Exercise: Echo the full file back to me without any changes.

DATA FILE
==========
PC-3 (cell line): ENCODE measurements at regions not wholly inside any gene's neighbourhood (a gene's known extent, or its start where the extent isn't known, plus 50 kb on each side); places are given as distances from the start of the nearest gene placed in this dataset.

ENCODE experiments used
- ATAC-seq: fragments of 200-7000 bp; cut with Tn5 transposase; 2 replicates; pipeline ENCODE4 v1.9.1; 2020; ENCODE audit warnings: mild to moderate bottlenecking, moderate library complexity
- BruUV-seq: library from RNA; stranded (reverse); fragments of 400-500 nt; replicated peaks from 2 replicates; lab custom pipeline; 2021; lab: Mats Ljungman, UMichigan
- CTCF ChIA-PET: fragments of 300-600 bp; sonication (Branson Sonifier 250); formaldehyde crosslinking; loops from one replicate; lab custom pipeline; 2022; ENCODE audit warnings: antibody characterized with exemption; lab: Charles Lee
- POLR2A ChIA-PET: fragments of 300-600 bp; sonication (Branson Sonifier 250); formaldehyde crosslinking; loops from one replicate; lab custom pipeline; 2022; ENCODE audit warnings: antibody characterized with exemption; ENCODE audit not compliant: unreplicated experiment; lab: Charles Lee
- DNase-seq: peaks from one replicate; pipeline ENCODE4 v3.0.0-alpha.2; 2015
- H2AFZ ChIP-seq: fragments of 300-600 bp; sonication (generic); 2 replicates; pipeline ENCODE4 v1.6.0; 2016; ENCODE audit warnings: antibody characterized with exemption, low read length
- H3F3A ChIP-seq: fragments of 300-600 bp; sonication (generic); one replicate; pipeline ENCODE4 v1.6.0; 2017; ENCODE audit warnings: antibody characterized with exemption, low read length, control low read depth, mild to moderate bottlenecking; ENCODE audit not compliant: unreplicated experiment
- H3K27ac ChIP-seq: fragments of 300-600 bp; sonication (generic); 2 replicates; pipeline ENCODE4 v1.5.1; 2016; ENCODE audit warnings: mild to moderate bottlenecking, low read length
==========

PC-3 (cell line): ENCODE measurements at regions not wholly inside any gene's neighbourhood (a gene's known extent, or its start where the extent isn't known, plus 50 kb on each side); places are given as distances from the start of the nearest gene placed in this dataset.

ENCODE experiments used
- ATAC-seq: fragments of 200-7000 bp; cut with Tn5 transposase; 2 replicates; pipeline ENCODE4 v1.9.1; 2020; ENCODE audit warnings: mild to moderate bottlenecking, moderate library complexity
- BruUV-seq: library from RNA; stranded (reverse); fragments of 400-500 nt; replicated peaks from 2 replicates; lab custom pipeline; 2021; lab: Mats Ljungman, UMichigan
- CTCF ChIA-PET: fragments of 300-600 bp; sonication (Branson Sonifier 250); formaldehyde crosslinking; loops from one replicate; lab custom pipeline; 2022; ENCODE audit warnings: antibody characterized with exemption; lab: Charles Lee
- POLR2A ChIA-PET: fragments of 300-600 bp; sonication (Branson Sonifier 250); formaldehyde crosslinking; loops from one replicate; lab custom pipeline; 2022; ENCODE audit warnings: antibody characterized with exemption; ENCODE audit not compliant: unreplicated experiment; lab: Charles Lee
- DNase-seq: peaks from one replicate; pipeline ENCODE4 v3.0.0-alpha.2; 2015
- H2AFZ ChIP-seq: fragments of 300-600 bp; sonication (generic); 2 replicates; pipeline ENCODE4 v1.6.0; 2016; ENCODE audit warnings: antibody characterized with exemption, low read length
- H3F3A ChIP-seq: fragments of 300-600 bp; sonication (generic); one replicate; pipeline ENCODE4 v1.6.0; 2017; ENCODE audit warnings: antibody characterized with exemption, low read length, control low read depth, mild to moderate bottlenecking; ENCODE audit not compliant: unreplicated experiment
- H3K27ac ChIP-seq: fragments of 300-600 bp; sonication (generic); 2 replicates; pipeline ENCODE4 v1.5.1; 2016; ENCODE audit warnings: mild to moderate bottlenecking, low read length